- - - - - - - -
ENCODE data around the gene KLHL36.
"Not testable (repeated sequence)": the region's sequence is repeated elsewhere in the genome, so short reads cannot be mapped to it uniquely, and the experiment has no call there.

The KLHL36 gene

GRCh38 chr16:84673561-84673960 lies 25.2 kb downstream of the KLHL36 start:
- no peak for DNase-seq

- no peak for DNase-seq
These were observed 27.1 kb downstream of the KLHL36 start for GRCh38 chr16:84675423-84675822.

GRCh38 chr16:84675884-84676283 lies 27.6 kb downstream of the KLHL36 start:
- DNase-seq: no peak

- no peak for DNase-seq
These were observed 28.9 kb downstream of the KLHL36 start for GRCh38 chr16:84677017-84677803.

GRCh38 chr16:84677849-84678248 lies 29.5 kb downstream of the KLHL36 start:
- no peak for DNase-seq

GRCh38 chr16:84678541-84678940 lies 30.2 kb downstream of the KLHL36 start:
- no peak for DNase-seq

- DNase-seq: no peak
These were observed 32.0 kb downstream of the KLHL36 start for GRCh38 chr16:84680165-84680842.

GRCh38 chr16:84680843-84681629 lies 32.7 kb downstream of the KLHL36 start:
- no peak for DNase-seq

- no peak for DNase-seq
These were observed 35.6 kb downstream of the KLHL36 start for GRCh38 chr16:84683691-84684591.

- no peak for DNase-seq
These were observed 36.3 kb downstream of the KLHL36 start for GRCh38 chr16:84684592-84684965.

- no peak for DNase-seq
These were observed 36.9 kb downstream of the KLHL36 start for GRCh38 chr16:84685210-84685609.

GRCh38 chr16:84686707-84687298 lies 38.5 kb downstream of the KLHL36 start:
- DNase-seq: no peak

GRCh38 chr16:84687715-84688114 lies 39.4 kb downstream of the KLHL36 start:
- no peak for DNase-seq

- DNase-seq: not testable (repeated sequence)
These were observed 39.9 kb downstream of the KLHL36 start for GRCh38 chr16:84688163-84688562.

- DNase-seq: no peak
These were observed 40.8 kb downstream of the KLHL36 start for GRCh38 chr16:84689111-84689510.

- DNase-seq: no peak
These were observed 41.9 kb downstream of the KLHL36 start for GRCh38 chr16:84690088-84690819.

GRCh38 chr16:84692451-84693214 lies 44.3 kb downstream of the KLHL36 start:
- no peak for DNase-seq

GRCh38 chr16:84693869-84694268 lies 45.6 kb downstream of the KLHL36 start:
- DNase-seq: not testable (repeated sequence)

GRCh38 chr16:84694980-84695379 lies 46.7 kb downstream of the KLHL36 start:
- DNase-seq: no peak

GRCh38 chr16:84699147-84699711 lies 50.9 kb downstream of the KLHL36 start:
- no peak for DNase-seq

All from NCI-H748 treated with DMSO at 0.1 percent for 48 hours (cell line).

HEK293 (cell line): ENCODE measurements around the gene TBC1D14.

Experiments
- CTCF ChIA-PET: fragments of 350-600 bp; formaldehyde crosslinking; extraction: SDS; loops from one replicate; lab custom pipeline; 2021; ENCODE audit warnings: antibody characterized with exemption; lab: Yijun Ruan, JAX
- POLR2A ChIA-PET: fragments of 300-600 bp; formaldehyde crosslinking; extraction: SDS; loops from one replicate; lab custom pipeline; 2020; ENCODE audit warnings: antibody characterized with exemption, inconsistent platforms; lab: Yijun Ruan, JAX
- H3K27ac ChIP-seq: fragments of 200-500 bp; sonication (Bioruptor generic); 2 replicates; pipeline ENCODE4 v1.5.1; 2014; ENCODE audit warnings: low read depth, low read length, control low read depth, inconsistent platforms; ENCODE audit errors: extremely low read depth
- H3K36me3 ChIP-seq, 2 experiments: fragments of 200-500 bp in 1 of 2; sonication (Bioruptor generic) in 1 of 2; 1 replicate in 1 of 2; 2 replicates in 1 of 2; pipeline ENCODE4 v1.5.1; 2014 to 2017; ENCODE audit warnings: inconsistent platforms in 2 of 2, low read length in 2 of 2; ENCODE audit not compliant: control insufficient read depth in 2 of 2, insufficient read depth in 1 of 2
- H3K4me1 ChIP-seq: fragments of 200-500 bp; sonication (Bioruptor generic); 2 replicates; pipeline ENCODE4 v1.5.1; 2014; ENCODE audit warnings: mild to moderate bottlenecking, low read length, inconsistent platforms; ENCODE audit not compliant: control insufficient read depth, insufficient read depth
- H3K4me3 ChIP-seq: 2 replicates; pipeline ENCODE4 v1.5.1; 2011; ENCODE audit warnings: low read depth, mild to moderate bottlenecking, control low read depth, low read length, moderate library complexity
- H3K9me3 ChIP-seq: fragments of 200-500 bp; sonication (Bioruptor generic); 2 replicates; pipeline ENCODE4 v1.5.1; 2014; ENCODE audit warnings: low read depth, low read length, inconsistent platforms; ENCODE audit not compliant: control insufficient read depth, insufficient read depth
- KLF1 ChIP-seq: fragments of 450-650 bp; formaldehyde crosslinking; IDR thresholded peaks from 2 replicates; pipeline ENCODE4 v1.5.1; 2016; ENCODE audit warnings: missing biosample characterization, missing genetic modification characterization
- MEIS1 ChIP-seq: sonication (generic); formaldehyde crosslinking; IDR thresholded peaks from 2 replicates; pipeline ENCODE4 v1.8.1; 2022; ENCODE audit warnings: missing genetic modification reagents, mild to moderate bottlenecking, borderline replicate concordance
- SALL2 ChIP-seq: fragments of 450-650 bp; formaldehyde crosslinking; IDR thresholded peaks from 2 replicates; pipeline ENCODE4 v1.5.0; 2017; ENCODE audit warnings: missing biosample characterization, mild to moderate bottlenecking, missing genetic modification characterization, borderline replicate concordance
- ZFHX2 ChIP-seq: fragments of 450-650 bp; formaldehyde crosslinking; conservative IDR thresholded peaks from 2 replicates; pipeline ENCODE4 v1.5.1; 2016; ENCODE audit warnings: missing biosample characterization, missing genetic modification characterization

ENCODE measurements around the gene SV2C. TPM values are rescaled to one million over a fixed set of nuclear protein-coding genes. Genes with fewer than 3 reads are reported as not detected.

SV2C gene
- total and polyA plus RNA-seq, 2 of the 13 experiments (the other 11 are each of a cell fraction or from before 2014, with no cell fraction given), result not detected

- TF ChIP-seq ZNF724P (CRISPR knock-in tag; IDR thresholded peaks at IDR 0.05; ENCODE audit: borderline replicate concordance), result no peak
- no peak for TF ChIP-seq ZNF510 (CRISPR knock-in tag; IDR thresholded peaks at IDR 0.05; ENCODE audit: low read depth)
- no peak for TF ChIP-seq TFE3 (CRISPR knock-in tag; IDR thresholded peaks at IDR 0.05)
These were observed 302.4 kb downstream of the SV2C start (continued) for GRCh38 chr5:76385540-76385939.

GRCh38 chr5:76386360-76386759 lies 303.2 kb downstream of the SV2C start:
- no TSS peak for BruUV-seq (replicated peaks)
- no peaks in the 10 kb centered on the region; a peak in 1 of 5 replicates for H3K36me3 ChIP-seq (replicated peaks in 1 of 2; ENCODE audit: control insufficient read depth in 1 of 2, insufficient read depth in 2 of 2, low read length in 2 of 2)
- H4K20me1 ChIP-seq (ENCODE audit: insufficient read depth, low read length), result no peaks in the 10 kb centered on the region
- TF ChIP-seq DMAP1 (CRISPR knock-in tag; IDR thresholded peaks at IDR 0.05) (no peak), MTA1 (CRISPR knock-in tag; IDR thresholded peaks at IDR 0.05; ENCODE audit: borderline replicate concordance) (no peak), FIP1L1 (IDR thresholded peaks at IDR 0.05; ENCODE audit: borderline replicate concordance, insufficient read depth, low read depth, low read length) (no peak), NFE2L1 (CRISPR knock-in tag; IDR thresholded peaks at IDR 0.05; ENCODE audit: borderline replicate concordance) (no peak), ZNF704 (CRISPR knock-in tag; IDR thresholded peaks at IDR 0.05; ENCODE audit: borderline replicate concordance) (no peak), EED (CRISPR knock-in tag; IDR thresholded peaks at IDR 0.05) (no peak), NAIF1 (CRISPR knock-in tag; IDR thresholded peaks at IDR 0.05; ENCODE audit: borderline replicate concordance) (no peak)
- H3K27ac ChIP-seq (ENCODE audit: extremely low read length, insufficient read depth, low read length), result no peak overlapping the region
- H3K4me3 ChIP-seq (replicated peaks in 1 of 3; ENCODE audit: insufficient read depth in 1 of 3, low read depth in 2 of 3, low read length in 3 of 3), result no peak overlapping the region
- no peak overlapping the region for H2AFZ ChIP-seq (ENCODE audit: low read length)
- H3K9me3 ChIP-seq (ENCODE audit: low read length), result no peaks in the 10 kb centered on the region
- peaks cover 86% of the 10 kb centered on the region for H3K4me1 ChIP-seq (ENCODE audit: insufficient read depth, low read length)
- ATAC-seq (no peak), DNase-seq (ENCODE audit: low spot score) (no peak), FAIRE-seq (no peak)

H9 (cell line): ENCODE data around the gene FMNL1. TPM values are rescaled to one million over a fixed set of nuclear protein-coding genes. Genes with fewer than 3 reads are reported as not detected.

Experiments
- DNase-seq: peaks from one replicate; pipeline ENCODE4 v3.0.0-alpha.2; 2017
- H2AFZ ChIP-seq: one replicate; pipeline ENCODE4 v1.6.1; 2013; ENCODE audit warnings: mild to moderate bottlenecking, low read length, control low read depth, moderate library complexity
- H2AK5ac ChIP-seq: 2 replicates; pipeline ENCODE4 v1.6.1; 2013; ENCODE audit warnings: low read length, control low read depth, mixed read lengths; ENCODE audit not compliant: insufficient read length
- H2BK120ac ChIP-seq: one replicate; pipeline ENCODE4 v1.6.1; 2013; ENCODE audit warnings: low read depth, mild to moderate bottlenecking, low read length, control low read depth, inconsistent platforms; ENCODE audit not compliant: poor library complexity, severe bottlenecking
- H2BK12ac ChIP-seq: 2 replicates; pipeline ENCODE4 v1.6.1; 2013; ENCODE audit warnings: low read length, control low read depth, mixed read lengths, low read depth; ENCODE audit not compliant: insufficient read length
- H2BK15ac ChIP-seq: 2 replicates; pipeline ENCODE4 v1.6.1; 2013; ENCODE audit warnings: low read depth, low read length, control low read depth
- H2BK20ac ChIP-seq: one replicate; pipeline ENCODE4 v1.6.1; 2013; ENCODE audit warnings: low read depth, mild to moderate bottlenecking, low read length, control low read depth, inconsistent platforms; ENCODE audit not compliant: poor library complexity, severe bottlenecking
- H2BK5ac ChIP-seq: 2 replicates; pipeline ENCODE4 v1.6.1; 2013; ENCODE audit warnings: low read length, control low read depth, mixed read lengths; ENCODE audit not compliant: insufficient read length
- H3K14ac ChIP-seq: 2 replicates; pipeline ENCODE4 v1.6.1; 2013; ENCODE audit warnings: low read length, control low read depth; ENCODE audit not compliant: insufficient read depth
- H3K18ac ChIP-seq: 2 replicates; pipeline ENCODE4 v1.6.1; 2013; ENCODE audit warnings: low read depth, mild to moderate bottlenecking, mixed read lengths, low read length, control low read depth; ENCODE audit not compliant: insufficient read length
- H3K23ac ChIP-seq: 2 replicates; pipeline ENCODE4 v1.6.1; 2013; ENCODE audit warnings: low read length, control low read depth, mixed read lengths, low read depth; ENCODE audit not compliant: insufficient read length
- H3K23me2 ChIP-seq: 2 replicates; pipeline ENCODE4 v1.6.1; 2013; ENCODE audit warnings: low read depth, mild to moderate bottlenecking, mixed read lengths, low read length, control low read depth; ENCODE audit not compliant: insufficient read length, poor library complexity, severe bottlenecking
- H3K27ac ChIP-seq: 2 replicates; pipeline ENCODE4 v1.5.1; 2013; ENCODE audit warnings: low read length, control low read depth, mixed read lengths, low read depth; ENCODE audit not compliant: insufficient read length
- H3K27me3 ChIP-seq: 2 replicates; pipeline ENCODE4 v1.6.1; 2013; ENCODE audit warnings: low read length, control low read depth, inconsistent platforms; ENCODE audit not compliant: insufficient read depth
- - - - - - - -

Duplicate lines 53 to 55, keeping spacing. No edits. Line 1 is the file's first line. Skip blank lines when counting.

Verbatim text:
- H3K9me3 ChIP-seq: fragments of 200-500 bp; sonication (Bioruptor generic); 2 replicates; pipeline ENCODE4 v1.5.1; 2014; ENCODE audit warnings: low read depth, low read length, inconsistent platforms; ENCODE audit not compliant: control insufficient read depth, insufficient read depth
- KLF1 ChIP-seq: fragments of 450-650 bp; formaldehyde crosslinking; IDR thresholded peaks from 2 replicates; pipeline ENCODE4 v1.5.1; 2016; ENCODE audit warnings: missing biosample characterization, missing genetic modification characterization
- MEIS1 ChIP-seq: sonication (generic); formaldehyde crosslinking; IDR thresholded peaks from 2 replicates; pipeline ENCODE4 v1.8.1; 2022; ENCODE audit warnings: missing genetic modification reagents, mild to moderate bottlenecking, borderline replicate concordance